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Bush says 'all options' on table for Iraq

President: Ending Saddam's regime 'in the interest of the world'

Defense Secretary Donald Rumsfeld, left, and President Bush talk to reporters following a meeting at the president's Texas ranch.
Defense Secretary Donald Rumsfeld, left, and President Bush talk to reporters following a meeting at the president's Texas ranch.  

CRAWFORD, Texas (CNN) -- President Bush on Wednesday reiterated the United States is in no hurry in its dealings with Iraq but said bringing an end to Saddam Hussein's regime is "in the interest of the world."

"How we achieve that is a matter of consultation and deliberation," the president told reporters after meeting with military planners at his Crawford ranch.

Bush vowed the United States would continue to "consult with people who share our interest to make the world a safer place." He also said his administration would "look at all options" on how to deal with Iraq, including "all technologies available to us and diplomacy and intelligence."

"One thing is for certain, is that this administration agrees that Saddam Hussein is a threat," he said.

"We will continue to talk with the people concerned about peace, how to secure the peace and those who are needed in consultation. Not only will we consult with friends and allies, [but] we'll consult members of Congress."

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Bush made his comments even as he has faced increasing opposition at home and from U.S. allies about any potential war with Iraq.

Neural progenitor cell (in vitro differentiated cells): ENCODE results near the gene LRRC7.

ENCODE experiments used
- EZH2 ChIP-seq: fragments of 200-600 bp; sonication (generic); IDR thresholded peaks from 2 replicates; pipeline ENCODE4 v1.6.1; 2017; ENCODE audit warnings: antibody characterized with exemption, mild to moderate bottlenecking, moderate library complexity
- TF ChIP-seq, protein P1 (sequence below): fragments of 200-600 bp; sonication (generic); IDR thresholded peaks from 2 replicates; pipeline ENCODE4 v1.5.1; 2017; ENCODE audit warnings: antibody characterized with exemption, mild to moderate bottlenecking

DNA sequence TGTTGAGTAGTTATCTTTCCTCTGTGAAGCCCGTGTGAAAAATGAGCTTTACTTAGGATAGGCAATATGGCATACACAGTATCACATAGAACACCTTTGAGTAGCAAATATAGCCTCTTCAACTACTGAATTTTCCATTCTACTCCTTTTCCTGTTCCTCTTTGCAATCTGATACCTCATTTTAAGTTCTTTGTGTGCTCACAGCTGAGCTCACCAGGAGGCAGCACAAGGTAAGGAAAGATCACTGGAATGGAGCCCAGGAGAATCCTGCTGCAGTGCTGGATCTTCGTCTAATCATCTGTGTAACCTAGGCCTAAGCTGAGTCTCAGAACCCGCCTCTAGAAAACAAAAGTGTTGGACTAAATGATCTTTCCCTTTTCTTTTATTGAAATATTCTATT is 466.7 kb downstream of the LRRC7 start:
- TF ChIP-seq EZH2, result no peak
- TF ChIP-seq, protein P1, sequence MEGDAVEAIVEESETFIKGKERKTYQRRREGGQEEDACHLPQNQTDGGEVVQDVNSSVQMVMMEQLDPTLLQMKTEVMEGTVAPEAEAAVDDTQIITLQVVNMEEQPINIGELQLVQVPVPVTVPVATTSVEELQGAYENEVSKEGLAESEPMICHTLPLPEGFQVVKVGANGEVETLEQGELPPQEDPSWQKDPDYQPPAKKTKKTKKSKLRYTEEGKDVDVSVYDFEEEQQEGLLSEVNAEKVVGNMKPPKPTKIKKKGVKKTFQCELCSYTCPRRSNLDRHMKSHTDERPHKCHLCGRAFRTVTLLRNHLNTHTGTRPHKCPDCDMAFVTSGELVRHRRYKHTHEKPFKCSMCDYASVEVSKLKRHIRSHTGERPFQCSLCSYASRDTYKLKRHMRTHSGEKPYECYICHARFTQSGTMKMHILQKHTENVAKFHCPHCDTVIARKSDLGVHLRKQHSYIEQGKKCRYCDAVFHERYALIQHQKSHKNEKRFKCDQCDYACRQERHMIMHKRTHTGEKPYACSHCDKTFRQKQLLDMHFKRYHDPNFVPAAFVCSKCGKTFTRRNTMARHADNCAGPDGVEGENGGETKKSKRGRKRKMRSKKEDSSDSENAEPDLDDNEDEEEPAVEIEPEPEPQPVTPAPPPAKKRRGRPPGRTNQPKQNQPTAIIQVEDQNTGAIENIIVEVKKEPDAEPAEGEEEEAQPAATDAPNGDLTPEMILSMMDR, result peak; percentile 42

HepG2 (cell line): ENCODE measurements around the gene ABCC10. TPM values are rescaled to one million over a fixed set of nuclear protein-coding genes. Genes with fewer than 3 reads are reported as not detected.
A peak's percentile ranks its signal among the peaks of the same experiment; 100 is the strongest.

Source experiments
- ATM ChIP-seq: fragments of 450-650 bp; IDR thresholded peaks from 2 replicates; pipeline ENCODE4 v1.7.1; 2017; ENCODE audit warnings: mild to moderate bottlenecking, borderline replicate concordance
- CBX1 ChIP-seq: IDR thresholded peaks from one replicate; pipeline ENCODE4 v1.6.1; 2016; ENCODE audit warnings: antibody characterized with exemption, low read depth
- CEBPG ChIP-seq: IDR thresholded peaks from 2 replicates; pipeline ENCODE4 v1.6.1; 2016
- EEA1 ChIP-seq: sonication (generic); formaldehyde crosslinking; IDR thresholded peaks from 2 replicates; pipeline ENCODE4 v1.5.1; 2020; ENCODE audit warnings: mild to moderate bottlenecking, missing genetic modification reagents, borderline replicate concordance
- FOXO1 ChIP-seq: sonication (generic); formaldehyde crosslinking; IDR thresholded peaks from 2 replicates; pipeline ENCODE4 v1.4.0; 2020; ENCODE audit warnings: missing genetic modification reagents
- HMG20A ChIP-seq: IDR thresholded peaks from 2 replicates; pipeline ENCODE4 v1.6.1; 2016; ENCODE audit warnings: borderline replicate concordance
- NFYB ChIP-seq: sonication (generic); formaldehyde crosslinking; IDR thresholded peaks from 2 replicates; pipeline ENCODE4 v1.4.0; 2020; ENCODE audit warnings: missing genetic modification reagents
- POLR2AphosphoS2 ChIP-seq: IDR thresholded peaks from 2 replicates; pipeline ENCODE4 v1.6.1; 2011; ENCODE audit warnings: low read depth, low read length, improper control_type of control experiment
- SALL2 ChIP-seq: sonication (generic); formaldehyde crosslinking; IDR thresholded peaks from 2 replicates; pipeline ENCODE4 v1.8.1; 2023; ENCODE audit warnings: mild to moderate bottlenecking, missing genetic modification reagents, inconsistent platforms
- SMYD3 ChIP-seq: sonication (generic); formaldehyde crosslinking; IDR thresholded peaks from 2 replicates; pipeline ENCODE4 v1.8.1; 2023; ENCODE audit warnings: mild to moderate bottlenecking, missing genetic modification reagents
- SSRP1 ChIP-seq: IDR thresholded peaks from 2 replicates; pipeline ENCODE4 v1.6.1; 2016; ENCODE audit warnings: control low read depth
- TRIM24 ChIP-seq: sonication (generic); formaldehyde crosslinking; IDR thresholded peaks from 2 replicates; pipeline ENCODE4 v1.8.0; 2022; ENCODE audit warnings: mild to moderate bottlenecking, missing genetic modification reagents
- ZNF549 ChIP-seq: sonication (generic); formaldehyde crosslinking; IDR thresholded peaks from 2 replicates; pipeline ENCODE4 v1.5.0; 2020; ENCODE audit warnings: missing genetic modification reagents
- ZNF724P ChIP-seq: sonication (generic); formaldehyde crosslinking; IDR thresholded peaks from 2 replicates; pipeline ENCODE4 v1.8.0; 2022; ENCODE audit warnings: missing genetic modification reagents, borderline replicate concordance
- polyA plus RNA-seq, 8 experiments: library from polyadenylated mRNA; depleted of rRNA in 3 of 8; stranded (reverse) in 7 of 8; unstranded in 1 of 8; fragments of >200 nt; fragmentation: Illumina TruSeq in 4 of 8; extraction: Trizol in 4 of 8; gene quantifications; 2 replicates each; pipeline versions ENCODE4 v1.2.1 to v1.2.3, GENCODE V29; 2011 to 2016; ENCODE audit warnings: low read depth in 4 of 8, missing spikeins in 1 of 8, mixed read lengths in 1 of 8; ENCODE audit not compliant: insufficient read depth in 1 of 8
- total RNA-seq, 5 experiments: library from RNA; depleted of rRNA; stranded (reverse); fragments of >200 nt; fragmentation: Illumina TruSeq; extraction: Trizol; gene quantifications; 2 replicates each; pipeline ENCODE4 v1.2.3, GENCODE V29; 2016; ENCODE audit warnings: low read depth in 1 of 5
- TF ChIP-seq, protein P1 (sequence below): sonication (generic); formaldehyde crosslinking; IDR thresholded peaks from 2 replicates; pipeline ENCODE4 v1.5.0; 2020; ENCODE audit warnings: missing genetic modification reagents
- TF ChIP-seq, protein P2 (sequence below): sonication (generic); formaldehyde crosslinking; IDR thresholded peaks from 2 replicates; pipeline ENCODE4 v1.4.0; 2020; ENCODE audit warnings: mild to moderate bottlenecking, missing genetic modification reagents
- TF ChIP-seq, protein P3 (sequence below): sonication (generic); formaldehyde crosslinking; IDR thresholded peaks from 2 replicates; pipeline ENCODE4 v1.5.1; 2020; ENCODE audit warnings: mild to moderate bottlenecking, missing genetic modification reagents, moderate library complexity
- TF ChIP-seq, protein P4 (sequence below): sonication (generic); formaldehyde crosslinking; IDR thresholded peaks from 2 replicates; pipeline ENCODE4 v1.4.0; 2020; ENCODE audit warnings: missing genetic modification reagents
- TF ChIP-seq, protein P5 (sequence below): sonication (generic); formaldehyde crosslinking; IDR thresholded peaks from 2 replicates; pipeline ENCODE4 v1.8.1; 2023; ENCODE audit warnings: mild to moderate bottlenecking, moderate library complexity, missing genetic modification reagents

The president emphasized he has no war plans at this time and that he is in no rush to make a decision.

"When I say I'm a patient man, I mean I'm a patient man," he said, with Defense Secretary Donald Rumsfeld at his side.

Bush said the subject of Iraq "didn't come up" at the Wednesday meeting, which focused the Defense Department budget, contingency planning and transforming the military.

Among those in attendance: Rumsfeld, Vice President Dick Cheney, national security adviser Condoleezza Rice and Gen. Richard Myers, chairman of the Joint Chiefs of Staff.

One of the top military personnel not present was Gen. Tommy Franks, the head of U.S. Central Command who would lead any military action against Iraq.

Franks was in Kazakhstan, where he told reporters he was drawing up contingency plans for Iraq to give Bush "credible options."

Bush and Rumsfeld both played down those comments, saying the CentCom commander was only following routine orders.

"One of the jobs that the secretary of defense has tasked to members of his general staff is to prepare for all contingencies," Bush said.

Rumsfeld said that within the last 30 days, he has asked at least three U.S. combat commanders, including Franks, to come up with "various types of contingency plans in totally different parts of the world."

"That's my job, that's their job," he said.

Bush praised Rumsfeld for his ideas on how to transform the nation's military to continue to fight the war on terrorism.

"This terrorist network is global in nature, and they may strike anywhere, and therefore, we have got to be prepared to use our military and all the other assets at our disposal in a way to keep the peace," the president said.




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